Plants are key components to landscape designs, which provide numerous benefits to people, the
environment, and wildlife. To use them successfully, landscape architects need to understand the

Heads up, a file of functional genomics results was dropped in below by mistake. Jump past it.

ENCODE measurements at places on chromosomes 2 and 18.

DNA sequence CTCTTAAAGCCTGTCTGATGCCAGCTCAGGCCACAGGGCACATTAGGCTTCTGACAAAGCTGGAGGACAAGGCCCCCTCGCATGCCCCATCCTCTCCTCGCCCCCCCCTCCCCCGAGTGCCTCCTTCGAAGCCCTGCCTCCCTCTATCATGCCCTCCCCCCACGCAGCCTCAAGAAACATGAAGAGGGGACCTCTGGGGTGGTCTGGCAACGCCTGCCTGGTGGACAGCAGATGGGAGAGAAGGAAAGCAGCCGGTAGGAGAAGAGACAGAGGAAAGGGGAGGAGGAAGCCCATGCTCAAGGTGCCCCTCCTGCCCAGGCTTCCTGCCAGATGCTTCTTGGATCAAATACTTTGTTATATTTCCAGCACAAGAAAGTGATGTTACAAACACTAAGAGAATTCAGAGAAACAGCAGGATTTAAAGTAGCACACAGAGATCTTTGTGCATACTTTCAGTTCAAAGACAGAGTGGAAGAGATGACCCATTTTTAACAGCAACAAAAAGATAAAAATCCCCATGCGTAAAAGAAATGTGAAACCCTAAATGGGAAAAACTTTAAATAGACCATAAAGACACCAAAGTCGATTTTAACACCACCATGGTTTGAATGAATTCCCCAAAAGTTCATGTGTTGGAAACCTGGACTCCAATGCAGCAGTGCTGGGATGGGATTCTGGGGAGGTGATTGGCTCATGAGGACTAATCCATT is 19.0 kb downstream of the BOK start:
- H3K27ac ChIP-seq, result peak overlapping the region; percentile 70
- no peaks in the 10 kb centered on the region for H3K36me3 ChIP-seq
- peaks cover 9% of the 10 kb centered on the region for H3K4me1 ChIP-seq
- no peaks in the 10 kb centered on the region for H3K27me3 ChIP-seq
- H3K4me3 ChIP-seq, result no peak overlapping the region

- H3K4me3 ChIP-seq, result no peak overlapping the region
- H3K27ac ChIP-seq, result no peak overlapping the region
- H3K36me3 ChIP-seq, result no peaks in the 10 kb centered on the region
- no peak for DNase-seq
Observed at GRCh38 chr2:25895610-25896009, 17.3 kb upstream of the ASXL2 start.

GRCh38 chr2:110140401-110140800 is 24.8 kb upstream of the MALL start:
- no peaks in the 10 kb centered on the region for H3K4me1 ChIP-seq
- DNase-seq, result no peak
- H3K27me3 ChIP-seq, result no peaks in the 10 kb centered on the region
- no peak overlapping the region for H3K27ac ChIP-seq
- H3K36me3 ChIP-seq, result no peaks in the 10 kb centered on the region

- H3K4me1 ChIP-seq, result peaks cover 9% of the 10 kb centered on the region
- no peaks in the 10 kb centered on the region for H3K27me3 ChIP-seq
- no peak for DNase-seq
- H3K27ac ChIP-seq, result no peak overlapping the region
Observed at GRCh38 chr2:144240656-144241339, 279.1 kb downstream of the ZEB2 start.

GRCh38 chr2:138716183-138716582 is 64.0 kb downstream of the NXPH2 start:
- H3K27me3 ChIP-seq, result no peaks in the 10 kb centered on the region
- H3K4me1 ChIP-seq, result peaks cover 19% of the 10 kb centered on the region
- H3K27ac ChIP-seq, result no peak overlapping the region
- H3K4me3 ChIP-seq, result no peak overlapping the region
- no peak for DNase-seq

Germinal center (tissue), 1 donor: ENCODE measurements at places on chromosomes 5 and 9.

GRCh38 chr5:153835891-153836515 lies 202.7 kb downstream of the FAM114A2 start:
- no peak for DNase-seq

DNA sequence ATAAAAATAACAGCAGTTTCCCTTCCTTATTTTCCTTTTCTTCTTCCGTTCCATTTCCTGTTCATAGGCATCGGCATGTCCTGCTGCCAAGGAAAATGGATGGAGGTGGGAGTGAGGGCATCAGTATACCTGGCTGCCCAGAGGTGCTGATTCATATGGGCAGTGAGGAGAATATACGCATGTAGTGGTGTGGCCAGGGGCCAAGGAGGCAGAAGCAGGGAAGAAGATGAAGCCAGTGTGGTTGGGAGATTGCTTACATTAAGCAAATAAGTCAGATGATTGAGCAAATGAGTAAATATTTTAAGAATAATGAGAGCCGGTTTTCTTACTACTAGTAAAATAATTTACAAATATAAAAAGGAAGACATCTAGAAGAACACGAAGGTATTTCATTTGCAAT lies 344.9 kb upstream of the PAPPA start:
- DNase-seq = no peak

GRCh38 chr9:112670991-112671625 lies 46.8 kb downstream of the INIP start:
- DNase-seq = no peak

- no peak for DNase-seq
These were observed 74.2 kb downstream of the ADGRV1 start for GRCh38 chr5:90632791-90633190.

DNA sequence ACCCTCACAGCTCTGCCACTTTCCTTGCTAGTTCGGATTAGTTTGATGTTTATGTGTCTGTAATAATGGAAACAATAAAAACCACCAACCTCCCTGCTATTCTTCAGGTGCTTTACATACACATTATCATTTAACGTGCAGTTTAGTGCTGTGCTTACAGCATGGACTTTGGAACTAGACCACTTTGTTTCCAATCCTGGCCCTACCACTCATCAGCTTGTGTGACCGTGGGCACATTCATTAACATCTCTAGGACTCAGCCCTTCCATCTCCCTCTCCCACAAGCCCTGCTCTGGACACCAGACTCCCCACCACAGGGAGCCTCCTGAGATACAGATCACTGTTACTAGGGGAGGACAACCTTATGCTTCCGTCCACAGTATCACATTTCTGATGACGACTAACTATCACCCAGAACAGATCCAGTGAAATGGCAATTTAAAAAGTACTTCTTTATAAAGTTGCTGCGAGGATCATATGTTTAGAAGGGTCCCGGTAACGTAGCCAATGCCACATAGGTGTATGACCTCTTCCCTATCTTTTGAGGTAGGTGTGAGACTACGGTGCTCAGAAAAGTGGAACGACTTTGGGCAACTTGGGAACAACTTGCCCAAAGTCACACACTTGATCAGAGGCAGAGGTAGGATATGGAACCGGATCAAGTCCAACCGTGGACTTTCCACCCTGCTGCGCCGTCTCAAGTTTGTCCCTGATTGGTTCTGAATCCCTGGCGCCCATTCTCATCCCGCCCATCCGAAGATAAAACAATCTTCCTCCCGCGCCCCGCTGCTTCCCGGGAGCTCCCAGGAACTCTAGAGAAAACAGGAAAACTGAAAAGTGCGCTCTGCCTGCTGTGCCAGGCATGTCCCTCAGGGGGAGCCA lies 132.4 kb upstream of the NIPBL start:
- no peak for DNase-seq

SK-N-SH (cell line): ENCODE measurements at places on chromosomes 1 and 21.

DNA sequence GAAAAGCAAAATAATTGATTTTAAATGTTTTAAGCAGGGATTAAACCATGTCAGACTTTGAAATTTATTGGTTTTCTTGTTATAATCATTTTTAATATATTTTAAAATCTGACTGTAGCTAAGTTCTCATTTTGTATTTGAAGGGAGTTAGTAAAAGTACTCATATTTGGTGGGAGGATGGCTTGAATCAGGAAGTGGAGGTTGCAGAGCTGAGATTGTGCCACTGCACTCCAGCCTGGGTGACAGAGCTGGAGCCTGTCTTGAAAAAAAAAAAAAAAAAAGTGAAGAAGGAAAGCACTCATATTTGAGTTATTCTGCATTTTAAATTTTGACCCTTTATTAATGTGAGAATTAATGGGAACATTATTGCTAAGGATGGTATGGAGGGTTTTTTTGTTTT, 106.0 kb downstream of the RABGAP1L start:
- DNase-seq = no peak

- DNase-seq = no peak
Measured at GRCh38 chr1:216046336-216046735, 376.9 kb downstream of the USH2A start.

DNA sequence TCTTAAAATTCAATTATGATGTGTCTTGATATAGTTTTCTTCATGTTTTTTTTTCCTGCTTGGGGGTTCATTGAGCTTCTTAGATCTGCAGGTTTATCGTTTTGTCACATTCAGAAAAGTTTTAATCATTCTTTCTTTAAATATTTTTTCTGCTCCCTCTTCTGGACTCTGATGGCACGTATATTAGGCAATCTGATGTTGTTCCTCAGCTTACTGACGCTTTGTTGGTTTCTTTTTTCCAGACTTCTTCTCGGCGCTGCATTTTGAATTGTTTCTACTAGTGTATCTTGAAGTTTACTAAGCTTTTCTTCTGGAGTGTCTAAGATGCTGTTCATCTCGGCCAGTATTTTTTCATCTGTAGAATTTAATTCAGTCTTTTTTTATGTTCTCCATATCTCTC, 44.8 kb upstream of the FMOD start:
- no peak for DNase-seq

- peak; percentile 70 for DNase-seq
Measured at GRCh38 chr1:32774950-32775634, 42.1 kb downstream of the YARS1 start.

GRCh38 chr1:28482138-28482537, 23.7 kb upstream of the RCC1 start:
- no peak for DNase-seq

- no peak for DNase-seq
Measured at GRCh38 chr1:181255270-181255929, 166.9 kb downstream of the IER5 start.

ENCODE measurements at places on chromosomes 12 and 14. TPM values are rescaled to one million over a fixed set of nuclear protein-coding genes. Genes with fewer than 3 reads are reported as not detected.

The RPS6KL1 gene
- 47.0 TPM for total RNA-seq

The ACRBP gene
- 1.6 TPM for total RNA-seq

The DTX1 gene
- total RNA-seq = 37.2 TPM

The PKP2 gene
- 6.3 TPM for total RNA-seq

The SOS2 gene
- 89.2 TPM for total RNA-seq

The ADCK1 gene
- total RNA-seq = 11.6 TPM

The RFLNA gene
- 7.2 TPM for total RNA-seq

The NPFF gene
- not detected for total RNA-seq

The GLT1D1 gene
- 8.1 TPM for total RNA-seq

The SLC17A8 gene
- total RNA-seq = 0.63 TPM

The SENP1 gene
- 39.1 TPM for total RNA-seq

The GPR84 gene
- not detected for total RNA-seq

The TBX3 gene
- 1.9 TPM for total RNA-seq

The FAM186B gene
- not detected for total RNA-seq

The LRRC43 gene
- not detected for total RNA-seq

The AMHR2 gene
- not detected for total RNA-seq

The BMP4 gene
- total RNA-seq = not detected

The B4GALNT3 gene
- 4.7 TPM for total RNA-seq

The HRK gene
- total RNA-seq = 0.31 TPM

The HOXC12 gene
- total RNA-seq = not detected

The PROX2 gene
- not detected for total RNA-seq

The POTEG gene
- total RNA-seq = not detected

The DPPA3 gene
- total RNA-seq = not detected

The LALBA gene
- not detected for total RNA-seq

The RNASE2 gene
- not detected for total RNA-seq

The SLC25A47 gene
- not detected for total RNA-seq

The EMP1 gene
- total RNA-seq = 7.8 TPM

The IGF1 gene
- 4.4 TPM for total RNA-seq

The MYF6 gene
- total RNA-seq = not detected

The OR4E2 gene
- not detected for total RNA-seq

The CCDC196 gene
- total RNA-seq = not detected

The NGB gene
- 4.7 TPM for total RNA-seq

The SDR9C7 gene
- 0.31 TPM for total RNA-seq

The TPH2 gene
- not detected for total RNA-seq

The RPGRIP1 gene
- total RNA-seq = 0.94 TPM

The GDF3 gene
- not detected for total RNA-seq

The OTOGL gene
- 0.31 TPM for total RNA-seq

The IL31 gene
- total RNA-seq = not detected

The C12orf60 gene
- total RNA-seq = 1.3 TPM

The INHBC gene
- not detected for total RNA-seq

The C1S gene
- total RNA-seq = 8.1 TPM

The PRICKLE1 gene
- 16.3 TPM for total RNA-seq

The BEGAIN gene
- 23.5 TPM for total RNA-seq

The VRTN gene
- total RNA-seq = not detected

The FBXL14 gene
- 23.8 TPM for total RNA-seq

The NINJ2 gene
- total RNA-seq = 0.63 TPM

fundamentals of how they grow, what help plants thrive, and how they are used in the landscape. This course is a study of ornamental trees and plants that indeed thrive in California, and more specifically the Bay Area. Until recently, landscape design focused on ornamentals that in hindsight were not necessarily well-suited for periods of drought and conservative maintenance practices. Leading designers have been shifting toward a clearer understanding of local microclimates as well as sustainable maintenance practices. Today, we see a migration toward modern designs utilizing native, Mediterranean, and other drought tolerant species found across the globe. By contrast, higher water-consuming plants that require excessive maintenance are designed into limited spaces. The use of native species by landscape architects encourages a localized sense of place, while the introduction of non-native species allows for unusual, aesthetic, and themed interests. Learning the Latin names of all species is mandatory.